Seeing the photo of celebrating crowds, my stomach turned. I called upon my compassion for both the dead and the survivors, including the two brothers who have caused interminable pain and suffering for thousands of people for generations to come. But what of their families? There has to be compassion on both sides if we are to march through the grief and emerge on the other side, stronger and united in our stand and passion for peace. May the river of compassion always run through you. Then again, sometimes compassion is not enough.

In case there is any confusion, in no way, shape or form am I downplaying what dreadful acts were carried out in Boston last week, nor am I saying it’s ‘ok’. It’s not. Innocent people were murdered and seriously wounded.

All I’m trying to do is sit in a state of compassion, which is not always easily done in situations like these. But I am trying, and I believe that counts for something. I’m inviting a ‘call to compassion’ instead of a ‘call to arms’. Your thoughts, please ♥

15 thoughts on “Peace first

  1. Beautifully written, and it echoes so much of what has been going through my own mind.

    I believe that we hurt others when we ourselves are hurting. No-one could sit in a space of empathy, understanding or kindness and commit this sort of act.

    There is no magic pill going to take all this pain away. No fix for the families and all those whose lives have been irrevocably changed in the most unimaginable of ways.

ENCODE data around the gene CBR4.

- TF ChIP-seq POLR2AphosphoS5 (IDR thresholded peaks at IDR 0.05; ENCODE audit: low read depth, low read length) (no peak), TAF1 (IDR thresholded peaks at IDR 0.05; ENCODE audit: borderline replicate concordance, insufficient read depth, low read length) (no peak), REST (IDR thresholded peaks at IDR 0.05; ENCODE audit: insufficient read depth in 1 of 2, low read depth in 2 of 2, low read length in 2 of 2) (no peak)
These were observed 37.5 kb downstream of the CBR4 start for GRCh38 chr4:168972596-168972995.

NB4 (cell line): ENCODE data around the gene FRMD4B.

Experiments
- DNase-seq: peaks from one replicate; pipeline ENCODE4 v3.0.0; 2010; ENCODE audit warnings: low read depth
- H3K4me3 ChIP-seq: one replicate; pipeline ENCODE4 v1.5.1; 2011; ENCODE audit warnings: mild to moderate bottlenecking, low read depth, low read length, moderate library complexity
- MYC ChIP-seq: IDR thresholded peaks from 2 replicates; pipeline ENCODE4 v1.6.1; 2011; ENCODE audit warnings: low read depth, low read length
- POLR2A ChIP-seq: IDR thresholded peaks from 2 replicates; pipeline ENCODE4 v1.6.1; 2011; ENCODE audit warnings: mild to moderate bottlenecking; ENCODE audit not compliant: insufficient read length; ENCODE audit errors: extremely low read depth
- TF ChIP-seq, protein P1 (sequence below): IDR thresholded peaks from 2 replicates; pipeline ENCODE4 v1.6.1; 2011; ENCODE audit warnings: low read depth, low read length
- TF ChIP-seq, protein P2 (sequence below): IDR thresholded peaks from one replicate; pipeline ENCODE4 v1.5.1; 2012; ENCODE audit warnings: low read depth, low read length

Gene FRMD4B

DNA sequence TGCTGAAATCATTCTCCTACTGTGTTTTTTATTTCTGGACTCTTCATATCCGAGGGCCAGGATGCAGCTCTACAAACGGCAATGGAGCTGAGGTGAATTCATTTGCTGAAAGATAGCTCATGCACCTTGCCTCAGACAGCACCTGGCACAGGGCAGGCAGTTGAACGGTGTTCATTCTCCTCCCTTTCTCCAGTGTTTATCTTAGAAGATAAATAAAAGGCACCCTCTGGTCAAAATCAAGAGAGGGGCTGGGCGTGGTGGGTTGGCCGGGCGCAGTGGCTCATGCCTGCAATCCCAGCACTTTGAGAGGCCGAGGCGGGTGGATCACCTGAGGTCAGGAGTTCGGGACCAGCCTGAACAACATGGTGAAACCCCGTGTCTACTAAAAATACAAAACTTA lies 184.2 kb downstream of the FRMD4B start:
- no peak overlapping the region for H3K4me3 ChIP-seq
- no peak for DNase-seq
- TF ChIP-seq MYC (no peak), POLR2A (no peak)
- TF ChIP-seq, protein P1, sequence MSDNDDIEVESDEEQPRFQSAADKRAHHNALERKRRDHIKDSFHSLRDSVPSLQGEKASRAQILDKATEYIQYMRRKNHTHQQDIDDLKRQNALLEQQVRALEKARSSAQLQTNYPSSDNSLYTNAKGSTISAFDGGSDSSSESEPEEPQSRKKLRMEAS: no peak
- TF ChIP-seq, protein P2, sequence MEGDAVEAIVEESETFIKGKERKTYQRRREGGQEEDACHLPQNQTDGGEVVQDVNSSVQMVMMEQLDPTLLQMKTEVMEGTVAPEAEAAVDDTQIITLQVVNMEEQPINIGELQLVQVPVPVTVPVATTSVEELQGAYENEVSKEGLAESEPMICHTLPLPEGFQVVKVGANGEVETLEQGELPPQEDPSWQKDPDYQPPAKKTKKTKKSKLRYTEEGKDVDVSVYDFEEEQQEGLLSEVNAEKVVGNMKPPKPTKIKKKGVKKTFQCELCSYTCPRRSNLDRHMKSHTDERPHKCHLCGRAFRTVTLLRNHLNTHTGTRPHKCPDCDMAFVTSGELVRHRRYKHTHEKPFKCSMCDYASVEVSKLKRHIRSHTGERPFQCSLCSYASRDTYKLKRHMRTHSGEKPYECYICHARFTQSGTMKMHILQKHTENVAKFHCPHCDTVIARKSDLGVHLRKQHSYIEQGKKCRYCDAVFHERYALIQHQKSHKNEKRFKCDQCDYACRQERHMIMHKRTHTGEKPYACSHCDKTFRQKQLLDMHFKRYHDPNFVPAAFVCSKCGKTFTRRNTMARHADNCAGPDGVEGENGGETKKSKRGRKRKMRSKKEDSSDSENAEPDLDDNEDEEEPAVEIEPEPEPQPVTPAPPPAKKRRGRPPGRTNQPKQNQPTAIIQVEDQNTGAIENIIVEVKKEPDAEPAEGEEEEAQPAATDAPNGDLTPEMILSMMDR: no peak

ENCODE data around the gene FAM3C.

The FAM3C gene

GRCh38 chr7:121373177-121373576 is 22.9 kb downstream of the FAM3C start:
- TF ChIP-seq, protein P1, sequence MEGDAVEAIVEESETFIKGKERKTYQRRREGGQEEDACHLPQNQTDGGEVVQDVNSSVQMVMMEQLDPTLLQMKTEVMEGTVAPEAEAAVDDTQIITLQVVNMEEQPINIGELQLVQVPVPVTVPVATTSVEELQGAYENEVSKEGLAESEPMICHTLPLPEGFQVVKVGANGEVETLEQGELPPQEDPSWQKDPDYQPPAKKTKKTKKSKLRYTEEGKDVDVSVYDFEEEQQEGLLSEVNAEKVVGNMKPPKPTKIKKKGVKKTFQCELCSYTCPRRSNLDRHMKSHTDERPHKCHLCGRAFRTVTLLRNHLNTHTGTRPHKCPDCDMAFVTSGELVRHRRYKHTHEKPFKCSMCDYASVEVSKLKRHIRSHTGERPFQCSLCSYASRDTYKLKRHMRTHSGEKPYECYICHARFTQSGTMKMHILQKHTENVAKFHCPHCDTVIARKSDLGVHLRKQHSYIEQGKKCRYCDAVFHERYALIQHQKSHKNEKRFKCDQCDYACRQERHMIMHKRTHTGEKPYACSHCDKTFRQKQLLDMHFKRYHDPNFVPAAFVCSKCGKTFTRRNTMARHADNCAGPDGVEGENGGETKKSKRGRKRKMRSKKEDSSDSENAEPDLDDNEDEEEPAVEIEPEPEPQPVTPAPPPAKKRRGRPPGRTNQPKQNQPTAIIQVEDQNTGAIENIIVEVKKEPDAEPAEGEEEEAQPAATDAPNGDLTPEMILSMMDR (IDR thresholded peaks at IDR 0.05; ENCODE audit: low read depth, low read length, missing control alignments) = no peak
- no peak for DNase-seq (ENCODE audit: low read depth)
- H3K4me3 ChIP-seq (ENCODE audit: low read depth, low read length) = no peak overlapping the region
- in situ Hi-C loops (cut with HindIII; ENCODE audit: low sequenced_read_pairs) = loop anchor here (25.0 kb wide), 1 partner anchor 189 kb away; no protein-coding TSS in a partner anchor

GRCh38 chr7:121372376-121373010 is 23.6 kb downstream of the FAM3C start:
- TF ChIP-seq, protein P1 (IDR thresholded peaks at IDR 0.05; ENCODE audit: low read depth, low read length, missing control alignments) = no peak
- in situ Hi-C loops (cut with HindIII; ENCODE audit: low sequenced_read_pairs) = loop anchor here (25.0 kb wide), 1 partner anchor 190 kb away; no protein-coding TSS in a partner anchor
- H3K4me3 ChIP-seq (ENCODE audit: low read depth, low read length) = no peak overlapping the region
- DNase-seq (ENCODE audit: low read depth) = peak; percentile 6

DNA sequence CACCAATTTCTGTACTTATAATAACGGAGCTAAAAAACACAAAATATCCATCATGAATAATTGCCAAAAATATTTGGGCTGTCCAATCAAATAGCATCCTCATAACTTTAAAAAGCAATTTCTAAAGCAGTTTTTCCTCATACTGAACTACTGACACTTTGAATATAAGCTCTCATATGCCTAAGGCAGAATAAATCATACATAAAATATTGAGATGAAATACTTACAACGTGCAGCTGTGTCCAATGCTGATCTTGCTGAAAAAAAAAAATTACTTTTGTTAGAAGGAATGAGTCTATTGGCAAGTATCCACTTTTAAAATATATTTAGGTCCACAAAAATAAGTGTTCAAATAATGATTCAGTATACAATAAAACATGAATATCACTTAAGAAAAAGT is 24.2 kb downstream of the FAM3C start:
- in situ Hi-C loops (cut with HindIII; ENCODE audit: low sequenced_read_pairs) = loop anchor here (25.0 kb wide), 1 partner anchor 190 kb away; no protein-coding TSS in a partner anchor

I stand beside you, Carly, calling for peace in our hearts, and hard as it can be – mustering compassion for all.


    1. Thanks Nic 🙂 I just felt it needed to be written – a call to peace and forgiveness. The only way to move on from something as horrific as this is forgiveness. It won’t be easy, but I always find it necessary to move on and get out of my head and into my heart ♥


  2. Oh precious, you could not have said it any better … Taking a life, no matter whose is never something to celebrate … The way I see it, if we were to celebrate their deaths, how is that any better than the acts they themselves are being condemned for? There is no justification for it … But as I get older I seem to be becoming stronger in my opinion to oppose the death penalty. I feel a deep sadness and gratitude for those who work in jobs where taking another life may be required. It is a hardship they bare. And now that I’m babbling on to my own tangents, I hope you are finding the calmness you require to get through this my dear.